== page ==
With St. Patrick’s Day just around the corner, it’s time to start pretending you’re Irish! Once you’ve got your shamrocks, your corned beef and cabbage, and a whole wardrobe of green garb, the celebration can ensue. When it comes to entertainment for the whole family, nothing beats a good parade. Decked-out floats, dancing leprechauns, pots of gold, marching bands, and Irish music and dancing are just the beginning of the fun in cities like Boston, New York, and Chicago. Here’s the lowdown on what to expect from this year’s festivities!
If you’ve ever been to South Boston, you know that Irish pride runs rampant year-round, so just imagine what St. Patrick’s Day is like! Bostonians go all out for the South Boston St. Patrick’s Day Parade, sponsored by The American War Veterans Council.
The South Boston St. Patrick’s Day Parade has been a Boston tradition since 1901, making it one of the oldest in the country. Award-winning marching bands and pipe bands from throughout North America are a nice addition to the parade’s shamrock-covered floats and fire trucks. Irish good cheer is what this parade is all about.
When: Saturday, March 18, 1 p.m.
The parade starts on West Broadway, takes a left onto East Broadway, right onto “P” Street, right onto East 4th Street, left onto “K” Street, right onto East 5th Street, left onto “G” Street, right onto the Southerly Arm of Thomas Park, left onto Telegraph Street, left onto Dorchester Street and ends on Dorchester Avenue at Andrew Square.
Broadway is likely your best option for staking out a viewing spot.
Billed as “the oldest, biggest, and best in the world,” the New York City St. Patrick’s Day Parade has been on the streets since 1762⎯that’s fourteen years prior to the drafting of the Declaration of Independence. According to historians, the first NYC St. Patty’s parade was held on lower Broadway by a band of homesick Irish ex-patriots and Irish military who served in the British Army stationed in the American colonies. The homesick Irish folk wore green, spoke Irish freely, sang Irish songs and played Irish tunes on their pipes.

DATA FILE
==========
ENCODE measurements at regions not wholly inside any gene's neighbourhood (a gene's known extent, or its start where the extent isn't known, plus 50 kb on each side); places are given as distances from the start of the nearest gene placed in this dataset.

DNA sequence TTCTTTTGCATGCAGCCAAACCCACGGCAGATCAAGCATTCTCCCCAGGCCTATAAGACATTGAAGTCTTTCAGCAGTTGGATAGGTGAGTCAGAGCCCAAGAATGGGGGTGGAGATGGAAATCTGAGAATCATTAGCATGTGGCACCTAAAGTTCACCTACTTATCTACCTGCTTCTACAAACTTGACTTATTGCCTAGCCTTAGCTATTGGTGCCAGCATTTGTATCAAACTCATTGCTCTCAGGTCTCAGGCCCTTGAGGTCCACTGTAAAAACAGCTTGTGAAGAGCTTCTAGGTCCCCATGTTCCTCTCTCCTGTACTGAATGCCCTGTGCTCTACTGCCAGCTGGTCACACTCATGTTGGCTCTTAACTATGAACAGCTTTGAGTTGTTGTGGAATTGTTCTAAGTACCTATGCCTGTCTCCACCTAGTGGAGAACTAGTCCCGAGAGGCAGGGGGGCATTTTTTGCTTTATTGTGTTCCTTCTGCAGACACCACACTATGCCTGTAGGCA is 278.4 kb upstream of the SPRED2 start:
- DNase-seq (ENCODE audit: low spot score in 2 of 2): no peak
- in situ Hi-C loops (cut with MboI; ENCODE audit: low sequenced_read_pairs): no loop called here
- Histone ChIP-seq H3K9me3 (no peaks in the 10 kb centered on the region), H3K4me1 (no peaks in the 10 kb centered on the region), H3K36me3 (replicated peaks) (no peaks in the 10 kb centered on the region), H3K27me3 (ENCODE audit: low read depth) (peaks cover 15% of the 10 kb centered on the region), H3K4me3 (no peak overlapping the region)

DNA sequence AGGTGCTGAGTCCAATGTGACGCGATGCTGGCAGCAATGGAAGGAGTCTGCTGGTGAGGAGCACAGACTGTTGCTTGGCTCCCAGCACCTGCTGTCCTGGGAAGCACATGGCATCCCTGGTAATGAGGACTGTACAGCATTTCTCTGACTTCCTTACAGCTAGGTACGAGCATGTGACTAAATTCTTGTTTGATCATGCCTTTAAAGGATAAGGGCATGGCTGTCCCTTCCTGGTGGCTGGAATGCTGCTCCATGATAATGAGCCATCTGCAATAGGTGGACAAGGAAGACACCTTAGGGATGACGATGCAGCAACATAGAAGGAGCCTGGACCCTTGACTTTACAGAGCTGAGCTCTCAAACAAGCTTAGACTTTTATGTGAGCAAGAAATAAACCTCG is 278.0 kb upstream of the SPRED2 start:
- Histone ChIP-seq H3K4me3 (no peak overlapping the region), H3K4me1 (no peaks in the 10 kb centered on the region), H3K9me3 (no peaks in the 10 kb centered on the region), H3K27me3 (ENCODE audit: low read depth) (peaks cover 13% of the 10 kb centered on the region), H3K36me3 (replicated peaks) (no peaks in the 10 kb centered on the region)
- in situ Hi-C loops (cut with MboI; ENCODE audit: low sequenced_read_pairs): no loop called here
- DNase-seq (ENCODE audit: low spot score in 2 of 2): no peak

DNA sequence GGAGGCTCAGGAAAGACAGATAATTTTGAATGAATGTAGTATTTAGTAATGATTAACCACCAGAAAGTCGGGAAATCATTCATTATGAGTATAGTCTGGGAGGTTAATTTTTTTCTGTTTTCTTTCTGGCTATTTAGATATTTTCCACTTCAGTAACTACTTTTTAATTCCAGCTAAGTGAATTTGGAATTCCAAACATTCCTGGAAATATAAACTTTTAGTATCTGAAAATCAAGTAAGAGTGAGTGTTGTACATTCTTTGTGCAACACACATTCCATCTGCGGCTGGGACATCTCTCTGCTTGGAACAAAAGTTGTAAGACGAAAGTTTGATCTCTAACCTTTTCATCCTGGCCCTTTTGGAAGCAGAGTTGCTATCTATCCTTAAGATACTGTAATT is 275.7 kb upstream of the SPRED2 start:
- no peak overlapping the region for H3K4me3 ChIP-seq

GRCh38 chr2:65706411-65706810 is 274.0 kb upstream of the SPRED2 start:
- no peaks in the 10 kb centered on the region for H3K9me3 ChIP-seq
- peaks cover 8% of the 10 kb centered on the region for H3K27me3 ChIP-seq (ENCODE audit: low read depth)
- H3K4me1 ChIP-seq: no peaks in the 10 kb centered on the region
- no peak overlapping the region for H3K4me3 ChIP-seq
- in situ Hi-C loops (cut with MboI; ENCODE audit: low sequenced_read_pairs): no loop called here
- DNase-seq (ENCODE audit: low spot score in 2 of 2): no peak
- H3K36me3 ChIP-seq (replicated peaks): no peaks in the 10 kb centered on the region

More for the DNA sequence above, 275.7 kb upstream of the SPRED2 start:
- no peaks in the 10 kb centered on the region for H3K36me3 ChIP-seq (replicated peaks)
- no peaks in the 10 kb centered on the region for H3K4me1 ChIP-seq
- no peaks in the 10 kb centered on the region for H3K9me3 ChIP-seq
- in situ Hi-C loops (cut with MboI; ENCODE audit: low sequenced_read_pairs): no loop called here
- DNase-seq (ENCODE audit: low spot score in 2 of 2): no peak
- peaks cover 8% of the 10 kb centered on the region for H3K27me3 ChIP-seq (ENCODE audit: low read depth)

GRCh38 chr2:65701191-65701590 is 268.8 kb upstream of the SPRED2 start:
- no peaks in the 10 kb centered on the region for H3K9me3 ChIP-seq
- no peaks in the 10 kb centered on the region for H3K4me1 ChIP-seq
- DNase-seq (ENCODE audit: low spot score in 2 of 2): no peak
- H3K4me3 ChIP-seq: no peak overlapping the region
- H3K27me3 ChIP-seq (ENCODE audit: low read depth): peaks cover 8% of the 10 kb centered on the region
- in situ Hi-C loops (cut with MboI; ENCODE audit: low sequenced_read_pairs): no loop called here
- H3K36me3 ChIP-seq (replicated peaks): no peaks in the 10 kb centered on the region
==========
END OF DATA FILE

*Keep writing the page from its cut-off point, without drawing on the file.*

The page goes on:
Today, the parade is really not all that different. Unlike most other parades, the NYC St. Patrick’s Day Parade doesn’t allow floats, automobiles, or other commercial spectacles; it’s strictly a marchers’ parade, featuring outstanding entertainment. If you’re a bit dismayed by the lack of floats, remember that 2 million spectators assemble to watch the parade each year, and those kinds of numbers aren’t drawn in by chance.
This year’s parade is dedicated to ALL American veterans, from every branch of service and from every war or conflict.
When: Saturday, March 17th, 11 A.M.
The “Line of March:”
The parade starts at 44th street and marches up Fifth Avenue past St. Patrick’s Cathedral at 50th Street all the way up past the Metropolitan Museum of Art and American Irish Historical Society at 83rd Street to 86th Street, where the parade finishes.
Every year, Chicago also hosts one of the biggest St. Patrick’s Day parades in the country, but with a special twist. As an annual tradition before the parade begins, the Chicago River is dyed green⎯bright, emerald green. Spectators gather around on the Michigan Avenue bridge and the Columbus Drive bridge to watch the dying take place, as it’s truly a sight to behold!
The parade is a very family-friendly event, and you can be certain that the whole city (and its inhabitants) will be decked out in green. For adults, green beer will be served
at just about any bar along the parade route.
When: Saturday, March 17.
The parade starts at noon; the dyeing of the river is scheduled for 10:45 a.m.
The parade marches north on Columbus Drive, starting at the Balbo Dr. intersection and ending at E. Monroe Drive. The viewing stand will be located in front of Buckingham Fountain in Grant Park.
Looking for other fun things to do while you’re in the city? Check out our Go Boston Card, Go Chicago Card, and New York Explorer Explorer Pass, all offering admission to the best attractions in the city for one low price!